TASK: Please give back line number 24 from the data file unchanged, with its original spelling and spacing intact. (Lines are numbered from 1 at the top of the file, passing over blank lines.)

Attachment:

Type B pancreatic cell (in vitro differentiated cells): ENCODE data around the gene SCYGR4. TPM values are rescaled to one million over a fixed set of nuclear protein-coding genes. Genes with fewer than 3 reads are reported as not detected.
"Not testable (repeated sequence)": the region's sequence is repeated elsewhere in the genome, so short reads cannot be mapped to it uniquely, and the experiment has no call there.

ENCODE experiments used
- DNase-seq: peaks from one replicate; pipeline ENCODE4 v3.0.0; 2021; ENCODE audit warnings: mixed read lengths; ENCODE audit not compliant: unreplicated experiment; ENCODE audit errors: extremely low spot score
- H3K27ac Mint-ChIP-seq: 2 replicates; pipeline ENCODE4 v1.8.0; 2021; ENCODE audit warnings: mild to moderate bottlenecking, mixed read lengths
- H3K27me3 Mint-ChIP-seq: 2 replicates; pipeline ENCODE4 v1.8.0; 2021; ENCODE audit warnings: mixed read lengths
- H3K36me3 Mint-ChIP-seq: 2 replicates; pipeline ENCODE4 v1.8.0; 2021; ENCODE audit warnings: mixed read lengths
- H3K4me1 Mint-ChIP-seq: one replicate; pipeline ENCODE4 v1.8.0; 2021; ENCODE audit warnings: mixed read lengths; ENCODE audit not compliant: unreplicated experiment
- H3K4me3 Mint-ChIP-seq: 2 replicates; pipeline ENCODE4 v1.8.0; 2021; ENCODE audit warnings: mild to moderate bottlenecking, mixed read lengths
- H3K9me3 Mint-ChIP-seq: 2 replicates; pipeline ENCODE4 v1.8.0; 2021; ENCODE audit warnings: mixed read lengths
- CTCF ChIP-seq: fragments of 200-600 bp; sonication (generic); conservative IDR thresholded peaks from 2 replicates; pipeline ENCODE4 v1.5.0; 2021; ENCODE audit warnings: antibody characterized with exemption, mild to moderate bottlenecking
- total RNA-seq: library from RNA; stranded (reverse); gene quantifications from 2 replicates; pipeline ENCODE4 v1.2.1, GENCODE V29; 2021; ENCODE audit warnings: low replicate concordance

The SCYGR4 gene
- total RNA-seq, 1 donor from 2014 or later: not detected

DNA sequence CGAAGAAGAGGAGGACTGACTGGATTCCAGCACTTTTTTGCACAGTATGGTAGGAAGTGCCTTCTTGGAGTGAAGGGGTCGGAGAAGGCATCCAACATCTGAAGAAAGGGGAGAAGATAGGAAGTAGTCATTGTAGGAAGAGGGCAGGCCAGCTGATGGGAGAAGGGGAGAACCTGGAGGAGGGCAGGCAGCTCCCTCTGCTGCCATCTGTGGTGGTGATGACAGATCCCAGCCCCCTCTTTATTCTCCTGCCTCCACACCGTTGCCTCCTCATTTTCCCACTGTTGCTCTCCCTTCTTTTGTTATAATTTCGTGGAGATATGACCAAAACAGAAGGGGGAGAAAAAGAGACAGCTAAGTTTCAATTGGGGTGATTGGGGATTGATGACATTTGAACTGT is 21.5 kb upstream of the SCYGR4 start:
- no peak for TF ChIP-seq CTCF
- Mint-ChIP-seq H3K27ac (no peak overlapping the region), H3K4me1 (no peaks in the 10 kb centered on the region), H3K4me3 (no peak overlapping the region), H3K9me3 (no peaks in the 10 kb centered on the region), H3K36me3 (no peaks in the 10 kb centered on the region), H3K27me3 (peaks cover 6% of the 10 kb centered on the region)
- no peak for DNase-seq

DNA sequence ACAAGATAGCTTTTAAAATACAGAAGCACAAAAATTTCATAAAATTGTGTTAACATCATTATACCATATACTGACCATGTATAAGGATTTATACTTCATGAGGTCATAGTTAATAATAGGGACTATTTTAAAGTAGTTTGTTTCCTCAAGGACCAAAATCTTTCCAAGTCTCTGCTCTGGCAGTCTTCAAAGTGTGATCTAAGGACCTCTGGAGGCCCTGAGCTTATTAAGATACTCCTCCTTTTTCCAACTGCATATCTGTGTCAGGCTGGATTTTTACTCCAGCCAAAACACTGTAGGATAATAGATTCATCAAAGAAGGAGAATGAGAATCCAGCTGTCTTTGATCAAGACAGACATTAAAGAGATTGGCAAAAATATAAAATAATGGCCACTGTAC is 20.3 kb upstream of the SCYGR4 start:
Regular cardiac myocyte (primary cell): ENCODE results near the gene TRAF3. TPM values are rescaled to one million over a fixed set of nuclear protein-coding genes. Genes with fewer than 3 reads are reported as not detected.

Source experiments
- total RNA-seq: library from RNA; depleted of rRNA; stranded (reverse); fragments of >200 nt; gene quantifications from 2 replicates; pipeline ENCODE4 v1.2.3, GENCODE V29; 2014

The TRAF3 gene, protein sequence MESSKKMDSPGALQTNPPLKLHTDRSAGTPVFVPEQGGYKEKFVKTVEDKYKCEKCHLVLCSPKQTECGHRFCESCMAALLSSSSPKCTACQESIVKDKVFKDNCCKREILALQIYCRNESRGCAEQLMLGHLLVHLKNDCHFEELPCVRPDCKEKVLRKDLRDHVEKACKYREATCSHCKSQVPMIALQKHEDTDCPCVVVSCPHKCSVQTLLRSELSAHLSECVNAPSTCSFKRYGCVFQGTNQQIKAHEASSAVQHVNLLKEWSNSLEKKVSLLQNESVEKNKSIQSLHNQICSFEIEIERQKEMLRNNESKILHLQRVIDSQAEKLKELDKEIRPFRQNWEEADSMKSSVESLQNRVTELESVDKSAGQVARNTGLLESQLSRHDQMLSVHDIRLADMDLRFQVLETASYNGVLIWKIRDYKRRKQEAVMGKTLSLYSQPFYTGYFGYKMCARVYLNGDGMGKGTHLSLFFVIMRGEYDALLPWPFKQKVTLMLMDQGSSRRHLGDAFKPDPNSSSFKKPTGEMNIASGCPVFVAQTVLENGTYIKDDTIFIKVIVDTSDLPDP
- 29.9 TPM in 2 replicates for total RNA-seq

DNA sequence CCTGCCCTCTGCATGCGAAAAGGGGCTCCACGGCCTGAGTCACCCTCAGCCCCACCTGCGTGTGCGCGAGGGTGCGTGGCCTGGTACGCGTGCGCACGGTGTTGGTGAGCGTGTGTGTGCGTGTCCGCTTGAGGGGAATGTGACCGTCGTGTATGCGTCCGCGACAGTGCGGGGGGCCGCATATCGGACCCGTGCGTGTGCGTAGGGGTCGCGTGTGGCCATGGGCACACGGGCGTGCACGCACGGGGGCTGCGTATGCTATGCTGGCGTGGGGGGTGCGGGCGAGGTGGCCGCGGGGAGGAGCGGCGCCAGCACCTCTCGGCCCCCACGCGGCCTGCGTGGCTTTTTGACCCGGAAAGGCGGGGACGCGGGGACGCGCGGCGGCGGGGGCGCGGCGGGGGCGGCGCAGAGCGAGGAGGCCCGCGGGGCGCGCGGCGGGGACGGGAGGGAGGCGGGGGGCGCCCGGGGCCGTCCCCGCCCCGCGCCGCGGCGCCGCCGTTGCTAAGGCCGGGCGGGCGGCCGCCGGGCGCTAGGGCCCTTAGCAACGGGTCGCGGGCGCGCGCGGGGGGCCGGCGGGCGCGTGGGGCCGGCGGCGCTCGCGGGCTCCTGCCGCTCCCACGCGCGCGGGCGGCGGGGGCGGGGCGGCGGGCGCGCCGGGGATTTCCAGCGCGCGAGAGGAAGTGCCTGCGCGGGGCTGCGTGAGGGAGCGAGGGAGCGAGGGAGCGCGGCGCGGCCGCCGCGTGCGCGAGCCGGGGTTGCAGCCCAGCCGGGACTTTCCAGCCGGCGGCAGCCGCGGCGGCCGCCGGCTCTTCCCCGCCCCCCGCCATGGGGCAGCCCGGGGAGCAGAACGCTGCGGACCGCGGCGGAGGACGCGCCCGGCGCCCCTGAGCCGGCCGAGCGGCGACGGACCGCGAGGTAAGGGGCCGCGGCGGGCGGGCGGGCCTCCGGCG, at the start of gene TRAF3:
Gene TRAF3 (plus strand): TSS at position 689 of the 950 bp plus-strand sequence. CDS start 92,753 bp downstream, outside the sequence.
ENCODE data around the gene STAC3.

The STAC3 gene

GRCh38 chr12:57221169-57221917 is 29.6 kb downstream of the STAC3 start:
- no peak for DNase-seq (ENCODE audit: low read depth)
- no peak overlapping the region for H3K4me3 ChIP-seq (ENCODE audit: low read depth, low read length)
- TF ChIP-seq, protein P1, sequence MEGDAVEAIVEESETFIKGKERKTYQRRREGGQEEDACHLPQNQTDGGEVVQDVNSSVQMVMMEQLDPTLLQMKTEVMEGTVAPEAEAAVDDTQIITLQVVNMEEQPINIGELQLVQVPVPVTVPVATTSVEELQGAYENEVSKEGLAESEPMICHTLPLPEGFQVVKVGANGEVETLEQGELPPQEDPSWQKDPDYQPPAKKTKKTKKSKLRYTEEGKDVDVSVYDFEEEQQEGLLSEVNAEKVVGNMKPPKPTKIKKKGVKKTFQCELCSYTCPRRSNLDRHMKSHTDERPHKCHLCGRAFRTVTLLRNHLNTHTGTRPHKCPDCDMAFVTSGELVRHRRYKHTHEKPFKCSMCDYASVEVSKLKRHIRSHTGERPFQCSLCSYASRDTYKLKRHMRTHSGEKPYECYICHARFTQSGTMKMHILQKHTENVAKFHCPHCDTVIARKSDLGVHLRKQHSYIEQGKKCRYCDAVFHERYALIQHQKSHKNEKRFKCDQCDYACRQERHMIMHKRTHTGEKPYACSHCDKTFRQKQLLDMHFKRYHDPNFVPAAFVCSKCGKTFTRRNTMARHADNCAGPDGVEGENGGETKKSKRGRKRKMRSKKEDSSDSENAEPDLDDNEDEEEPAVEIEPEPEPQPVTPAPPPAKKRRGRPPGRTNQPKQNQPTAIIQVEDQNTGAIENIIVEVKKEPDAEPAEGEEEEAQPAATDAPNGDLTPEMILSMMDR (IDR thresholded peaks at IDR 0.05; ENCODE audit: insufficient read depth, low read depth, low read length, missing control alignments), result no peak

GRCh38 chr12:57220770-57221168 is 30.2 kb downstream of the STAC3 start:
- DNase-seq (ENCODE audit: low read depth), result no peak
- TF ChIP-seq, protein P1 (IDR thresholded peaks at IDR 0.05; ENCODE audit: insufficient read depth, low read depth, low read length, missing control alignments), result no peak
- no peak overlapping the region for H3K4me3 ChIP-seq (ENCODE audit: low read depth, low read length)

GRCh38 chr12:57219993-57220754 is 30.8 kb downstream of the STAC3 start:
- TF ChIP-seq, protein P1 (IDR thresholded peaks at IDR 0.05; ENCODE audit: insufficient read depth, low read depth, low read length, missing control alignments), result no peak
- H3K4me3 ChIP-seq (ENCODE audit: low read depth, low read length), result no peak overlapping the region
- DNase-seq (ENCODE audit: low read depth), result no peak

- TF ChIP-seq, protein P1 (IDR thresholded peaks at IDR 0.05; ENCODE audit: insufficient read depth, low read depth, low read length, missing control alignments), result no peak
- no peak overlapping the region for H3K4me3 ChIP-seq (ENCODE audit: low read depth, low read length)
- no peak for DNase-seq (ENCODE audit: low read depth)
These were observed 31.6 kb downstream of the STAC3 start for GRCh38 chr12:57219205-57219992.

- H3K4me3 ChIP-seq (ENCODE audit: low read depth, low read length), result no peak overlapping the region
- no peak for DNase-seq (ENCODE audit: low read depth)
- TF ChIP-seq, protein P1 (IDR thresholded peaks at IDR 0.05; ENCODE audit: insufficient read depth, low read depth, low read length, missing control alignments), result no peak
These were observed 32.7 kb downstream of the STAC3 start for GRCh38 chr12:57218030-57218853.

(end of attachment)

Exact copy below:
- 29.9 TPM in 2 replicates for total RNA-seq